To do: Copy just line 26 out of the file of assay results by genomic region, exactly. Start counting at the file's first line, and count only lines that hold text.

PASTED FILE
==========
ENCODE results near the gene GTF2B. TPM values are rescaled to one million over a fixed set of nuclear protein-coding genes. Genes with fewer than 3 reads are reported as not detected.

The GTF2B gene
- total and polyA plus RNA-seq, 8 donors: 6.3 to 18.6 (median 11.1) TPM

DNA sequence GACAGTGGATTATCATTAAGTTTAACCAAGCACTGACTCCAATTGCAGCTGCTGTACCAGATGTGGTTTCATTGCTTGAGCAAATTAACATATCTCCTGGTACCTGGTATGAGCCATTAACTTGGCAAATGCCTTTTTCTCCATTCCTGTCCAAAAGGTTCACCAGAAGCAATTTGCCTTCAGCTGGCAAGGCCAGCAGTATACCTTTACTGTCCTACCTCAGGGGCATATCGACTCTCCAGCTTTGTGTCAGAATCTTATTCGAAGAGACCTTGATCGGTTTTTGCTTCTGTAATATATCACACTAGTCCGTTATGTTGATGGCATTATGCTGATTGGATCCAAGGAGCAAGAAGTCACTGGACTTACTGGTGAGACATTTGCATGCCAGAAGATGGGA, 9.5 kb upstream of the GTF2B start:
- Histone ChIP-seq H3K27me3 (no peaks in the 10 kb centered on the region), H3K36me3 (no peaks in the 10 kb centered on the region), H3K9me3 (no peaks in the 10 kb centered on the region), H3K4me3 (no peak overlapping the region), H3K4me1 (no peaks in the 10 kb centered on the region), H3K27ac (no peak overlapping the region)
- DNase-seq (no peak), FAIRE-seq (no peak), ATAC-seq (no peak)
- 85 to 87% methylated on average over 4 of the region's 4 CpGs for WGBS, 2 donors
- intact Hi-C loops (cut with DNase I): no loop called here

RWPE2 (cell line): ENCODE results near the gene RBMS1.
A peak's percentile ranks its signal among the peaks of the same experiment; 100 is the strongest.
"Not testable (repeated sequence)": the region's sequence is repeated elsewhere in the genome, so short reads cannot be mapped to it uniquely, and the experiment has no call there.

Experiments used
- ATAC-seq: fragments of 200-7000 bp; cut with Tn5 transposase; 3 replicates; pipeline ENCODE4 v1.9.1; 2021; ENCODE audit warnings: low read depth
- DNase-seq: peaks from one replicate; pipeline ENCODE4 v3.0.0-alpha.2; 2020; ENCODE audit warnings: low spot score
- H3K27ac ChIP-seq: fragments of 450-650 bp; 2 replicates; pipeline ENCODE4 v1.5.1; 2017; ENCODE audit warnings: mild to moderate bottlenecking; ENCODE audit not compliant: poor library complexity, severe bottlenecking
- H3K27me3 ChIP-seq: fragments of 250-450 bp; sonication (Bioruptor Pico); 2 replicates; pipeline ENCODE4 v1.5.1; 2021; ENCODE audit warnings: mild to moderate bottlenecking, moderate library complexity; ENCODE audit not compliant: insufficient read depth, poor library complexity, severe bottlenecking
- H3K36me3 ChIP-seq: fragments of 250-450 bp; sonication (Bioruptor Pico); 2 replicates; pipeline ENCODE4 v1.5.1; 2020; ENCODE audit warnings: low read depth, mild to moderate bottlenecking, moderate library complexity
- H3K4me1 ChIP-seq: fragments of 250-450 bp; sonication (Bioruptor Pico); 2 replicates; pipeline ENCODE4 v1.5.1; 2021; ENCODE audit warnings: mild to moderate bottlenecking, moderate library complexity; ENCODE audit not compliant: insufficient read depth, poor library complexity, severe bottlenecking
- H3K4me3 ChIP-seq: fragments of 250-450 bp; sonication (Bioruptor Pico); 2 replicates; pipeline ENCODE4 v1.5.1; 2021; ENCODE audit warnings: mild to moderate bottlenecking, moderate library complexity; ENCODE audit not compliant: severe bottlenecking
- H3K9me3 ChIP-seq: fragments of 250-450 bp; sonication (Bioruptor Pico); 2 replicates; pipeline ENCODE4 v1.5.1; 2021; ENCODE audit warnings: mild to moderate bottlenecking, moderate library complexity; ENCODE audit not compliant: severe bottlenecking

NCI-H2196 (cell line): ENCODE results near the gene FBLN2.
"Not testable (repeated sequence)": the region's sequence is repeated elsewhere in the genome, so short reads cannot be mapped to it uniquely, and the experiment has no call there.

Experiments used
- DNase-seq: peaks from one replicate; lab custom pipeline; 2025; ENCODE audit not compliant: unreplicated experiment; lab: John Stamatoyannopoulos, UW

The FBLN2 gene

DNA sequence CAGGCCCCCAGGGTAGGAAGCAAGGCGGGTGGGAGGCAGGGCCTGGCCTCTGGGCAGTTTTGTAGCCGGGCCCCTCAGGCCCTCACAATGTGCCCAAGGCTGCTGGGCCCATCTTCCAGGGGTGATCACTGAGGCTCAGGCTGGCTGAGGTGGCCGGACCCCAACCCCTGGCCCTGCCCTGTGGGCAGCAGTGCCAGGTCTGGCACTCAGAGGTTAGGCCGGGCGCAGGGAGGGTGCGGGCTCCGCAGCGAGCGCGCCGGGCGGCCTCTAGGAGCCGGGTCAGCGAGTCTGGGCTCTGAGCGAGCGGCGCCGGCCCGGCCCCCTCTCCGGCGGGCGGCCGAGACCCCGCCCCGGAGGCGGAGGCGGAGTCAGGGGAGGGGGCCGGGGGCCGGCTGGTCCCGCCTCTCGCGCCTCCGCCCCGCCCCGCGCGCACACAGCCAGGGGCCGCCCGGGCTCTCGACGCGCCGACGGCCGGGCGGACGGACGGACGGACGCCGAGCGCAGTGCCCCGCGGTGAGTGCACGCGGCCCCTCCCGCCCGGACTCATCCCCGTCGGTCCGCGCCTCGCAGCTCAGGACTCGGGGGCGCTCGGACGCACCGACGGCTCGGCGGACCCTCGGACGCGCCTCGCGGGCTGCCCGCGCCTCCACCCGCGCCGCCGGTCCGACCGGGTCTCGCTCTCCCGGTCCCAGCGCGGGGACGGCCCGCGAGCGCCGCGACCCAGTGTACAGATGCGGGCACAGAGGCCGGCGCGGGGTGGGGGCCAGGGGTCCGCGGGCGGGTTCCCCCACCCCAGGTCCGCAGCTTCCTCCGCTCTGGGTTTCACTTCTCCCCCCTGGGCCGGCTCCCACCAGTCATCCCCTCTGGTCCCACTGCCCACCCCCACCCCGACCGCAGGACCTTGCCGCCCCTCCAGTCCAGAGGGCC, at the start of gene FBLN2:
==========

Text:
DNA sequence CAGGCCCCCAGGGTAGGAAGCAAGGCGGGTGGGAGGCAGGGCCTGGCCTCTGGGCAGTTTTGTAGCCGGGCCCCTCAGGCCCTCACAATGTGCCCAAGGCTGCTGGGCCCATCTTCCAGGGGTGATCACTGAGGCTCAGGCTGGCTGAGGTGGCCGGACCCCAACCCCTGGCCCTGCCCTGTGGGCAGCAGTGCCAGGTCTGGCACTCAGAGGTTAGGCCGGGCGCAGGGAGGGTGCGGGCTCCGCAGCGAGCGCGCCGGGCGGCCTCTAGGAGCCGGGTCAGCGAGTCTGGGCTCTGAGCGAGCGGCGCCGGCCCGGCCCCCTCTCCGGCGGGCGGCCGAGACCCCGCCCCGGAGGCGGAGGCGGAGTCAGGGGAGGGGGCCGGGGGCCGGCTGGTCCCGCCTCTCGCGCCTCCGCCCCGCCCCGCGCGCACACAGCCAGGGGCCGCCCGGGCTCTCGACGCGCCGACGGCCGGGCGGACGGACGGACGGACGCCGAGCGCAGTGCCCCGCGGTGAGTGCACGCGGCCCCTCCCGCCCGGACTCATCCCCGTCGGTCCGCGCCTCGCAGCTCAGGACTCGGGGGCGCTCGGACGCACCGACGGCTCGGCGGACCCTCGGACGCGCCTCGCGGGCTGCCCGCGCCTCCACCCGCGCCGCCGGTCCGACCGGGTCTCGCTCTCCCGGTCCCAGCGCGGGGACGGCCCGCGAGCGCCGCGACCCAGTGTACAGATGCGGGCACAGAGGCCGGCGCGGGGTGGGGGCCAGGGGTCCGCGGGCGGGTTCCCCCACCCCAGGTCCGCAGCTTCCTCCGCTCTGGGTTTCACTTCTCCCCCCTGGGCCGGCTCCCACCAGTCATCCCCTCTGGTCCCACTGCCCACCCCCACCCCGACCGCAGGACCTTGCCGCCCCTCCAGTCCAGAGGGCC, at the start of gene FBLN2: